Complex life cycle of Pterygodermatites peromysci, a trophically transmitted parasite of the white-footed mouse (Peromyscus leucopus)

Lien T. Luong, Peter J. Hudson

Research output: Contribution to journalArticle

12 Citations (Scopus)

Abstract

The aim of this study is to experimentally verify the intermediate host of a common gastrointestinal nematode, Pterygodermatites peromysci, infecting the white-footed mouse (Peromyscus leucopus) and describe the complex life cycle. As with other nematodes in the family Rictulariidae, adult worms reside in the small intestine of the host, and infective eggs are shed into the environment where they are ingested by scavenger insects. A field survey of common nocturnal insects on the forest floors of central Pennsylvania was conducted to identify the putative intermediate host. Encysted nematode larvae were recovered from the hemocoel of three species of camel cricket, Ceuthophilus pallidipes, Ceuthophilus guttulosus, and Ceuthophilus gracilipes. The mean prevalence of infection was 11-17%, and the intensity of infection ranged from 1 to 41 cysts per cricket. Laboratory white-footed mice were infected with cysts harvested from the three species of crickets. Cysts taken from the C. pallidipes produced the highest level of infection (41%); the adult worms recovered from the mice were confirmed as P. peromysci. Laboratory infections of naive C. pallidipes with P. peromysci eggs yielded a 70% infection rate, further verifying that the cricket C. pallidipes is a suitable intermediate host for P. peromysci. We discuss the importance of identifying the intermediate host for understanding the transmission dynamics of a trophically transmitted parasite.

Original languageEnglish (US)
Pages (from-to)483-487
Number of pages5
JournalParasitology Research
Volume110
Issue number1
DOIs
StatePublished - Jan 1 2012

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Peromyscus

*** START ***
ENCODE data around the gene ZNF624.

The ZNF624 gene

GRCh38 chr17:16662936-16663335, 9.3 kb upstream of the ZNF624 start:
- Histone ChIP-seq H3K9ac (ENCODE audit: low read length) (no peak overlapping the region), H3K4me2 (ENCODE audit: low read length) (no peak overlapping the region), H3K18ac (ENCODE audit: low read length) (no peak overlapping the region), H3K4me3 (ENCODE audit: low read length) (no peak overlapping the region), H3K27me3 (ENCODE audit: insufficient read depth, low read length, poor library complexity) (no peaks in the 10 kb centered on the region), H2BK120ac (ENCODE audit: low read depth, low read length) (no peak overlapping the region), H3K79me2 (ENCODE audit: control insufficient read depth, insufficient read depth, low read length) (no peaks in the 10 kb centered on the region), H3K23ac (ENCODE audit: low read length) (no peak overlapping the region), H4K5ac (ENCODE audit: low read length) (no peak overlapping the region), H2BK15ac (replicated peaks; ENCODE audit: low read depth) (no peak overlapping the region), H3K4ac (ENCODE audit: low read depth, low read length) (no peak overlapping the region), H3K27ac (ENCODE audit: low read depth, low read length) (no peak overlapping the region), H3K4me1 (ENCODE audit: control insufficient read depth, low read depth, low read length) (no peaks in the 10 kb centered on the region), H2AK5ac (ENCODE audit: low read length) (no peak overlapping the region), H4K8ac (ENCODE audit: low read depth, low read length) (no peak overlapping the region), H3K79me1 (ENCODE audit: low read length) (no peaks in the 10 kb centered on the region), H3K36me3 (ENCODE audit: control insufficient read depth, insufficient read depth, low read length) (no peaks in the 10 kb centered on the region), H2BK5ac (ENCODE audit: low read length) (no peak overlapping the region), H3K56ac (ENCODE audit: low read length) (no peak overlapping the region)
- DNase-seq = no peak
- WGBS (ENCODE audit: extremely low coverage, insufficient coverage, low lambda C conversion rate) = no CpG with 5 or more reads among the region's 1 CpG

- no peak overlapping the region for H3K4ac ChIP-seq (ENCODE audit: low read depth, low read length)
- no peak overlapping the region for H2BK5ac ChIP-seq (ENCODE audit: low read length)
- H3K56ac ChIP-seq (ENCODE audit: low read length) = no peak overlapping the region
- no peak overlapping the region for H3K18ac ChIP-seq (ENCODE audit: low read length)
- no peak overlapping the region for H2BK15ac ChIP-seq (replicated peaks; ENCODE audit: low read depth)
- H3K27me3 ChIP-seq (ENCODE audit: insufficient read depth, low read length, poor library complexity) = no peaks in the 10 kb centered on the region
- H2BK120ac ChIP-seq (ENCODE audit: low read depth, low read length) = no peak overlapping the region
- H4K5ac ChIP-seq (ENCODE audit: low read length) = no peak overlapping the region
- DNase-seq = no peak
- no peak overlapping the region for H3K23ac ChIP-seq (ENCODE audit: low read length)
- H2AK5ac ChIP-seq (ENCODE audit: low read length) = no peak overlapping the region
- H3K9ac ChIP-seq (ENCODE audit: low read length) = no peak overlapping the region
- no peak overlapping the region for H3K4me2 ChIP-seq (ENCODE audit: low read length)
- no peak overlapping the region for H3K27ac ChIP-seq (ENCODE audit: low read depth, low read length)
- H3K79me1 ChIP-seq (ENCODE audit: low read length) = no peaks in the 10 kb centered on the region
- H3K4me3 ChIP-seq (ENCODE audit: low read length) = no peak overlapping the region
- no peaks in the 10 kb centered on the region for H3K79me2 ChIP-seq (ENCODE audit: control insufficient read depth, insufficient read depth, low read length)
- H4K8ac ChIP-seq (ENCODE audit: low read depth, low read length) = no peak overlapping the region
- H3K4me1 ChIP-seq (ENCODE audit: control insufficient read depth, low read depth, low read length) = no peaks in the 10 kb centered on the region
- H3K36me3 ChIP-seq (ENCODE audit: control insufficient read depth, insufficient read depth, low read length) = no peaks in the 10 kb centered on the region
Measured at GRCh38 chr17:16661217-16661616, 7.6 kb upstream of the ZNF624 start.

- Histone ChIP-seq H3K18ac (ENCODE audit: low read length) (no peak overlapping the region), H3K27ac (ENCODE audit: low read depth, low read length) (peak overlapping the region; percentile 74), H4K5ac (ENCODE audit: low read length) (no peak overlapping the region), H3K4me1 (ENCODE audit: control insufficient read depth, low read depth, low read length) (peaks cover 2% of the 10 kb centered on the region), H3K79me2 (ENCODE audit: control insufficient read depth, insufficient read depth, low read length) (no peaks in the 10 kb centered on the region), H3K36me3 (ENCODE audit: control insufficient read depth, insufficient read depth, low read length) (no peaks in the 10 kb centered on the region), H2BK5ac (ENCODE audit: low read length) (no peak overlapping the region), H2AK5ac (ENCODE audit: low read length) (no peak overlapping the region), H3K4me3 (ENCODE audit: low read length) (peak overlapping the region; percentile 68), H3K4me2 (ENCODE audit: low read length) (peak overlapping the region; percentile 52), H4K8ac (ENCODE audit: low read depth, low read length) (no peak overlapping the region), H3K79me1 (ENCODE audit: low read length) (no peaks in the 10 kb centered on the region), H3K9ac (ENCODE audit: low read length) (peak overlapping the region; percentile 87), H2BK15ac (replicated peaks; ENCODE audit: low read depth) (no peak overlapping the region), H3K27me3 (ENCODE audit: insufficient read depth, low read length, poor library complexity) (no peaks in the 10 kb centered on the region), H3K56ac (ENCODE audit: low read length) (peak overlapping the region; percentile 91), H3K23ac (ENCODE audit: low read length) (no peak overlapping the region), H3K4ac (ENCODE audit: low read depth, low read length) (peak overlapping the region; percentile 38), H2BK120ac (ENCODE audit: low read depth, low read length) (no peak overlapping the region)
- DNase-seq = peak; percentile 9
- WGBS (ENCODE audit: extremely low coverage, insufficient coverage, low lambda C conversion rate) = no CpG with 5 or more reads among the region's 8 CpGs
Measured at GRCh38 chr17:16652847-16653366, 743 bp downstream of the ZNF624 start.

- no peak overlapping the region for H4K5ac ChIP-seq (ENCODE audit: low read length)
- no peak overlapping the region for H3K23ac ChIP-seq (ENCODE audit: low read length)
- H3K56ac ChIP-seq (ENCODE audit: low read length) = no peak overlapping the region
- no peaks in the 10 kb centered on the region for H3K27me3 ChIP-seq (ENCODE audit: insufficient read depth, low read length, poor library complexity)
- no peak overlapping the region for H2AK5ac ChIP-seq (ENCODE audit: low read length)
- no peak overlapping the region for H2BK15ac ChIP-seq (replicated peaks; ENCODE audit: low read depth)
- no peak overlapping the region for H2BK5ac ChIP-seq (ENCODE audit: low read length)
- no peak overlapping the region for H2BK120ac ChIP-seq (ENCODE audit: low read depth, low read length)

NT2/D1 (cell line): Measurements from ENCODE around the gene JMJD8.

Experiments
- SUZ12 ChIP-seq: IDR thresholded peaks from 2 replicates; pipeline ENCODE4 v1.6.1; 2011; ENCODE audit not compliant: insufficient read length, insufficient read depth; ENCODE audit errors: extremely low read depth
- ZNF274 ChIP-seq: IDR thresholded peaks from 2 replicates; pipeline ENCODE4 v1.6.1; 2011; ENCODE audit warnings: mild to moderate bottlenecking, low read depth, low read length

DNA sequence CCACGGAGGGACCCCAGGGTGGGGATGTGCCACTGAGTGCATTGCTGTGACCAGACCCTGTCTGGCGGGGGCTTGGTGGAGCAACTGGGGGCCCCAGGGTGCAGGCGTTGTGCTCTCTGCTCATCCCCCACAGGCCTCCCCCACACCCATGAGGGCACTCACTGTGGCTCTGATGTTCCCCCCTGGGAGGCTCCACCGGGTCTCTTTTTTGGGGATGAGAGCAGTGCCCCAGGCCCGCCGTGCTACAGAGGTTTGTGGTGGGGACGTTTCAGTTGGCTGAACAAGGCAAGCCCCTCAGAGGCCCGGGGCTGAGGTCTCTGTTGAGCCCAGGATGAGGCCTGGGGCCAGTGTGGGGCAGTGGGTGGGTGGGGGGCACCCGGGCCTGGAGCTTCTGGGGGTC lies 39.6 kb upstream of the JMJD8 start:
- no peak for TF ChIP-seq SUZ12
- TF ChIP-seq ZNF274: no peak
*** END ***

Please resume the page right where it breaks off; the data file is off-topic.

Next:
Gryllidae
Peromyscus leucopus
Life Cycle Stages
intermediate hosts
life cycle (organisms)
Parasites
Cysts
parasites
Infection
infection
Eggs
Insects
Laboratory Infection
Rictulariidae
Camelus
Gryllacrididae
hemocoel
insects
Small Intestine

All Science Journal Classification (ASJC) codes

  • Parasitology
  • veterinary(all)
  • Insect Science
  • Infectious Diseases

Cite this

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title = "Complex life cycle of Pterygodermatites peromysci, a trophically transmitted parasite of the white-footed mouse (Peromyscus leucopus)",
abstract = "The aim of this study is to experimentally verify the intermediate host of a common gastrointestinal nematode, Pterygodermatites peromysci, infecting the white-footed mouse (Peromyscus leucopus) and describe the complex life cycle. As with other nematodes in the family Rictulariidae, adult worms reside in the small intestine of the host, and infective eggs are shed into the environment where they are ingested by scavenger insects. A field survey of common nocturnal insects on the forest floors of central Pennsylvania was conducted to identify the putative intermediate host. Encysted nematode larvae were recovered from the hemocoel of three species of camel cricket, Ceuthophilus pallidipes, Ceuthophilus guttulosus, and Ceuthophilus gracilipes. The mean prevalence of infection was 11-17{\%}, and the intensity of infection ranged from 1 to 41 cysts per cricket. Laboratory white-footed mice were infected with cysts harvested from the three species of crickets. Cysts taken from the C. pallidipes produced the highest level of infection (41{\%}); the adult worms recovered from the mice were confirmed as P. peromysci. Laboratory infections of naive C. pallidipes with P. peromysci eggs yielded a 70{\%} infection rate, further verifying that the cricket C. pallidipes is a suitable intermediate host for P. peromysci. We discuss the importance of identifying the intermediate host for understanding the transmission dynamics of a trophically transmitted parasite.",
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Complex life cycle of Pterygodermatites peromysci, a trophically transmitted parasite of the white-footed mouse (Peromyscus leucopus). / Luong, Lien T.; Hudson, Peter J.

In: Parasitology Research, Vol. 110, No. 1, 01.01.2012, p. 483-487.

Research output: Contribution to journalArticle

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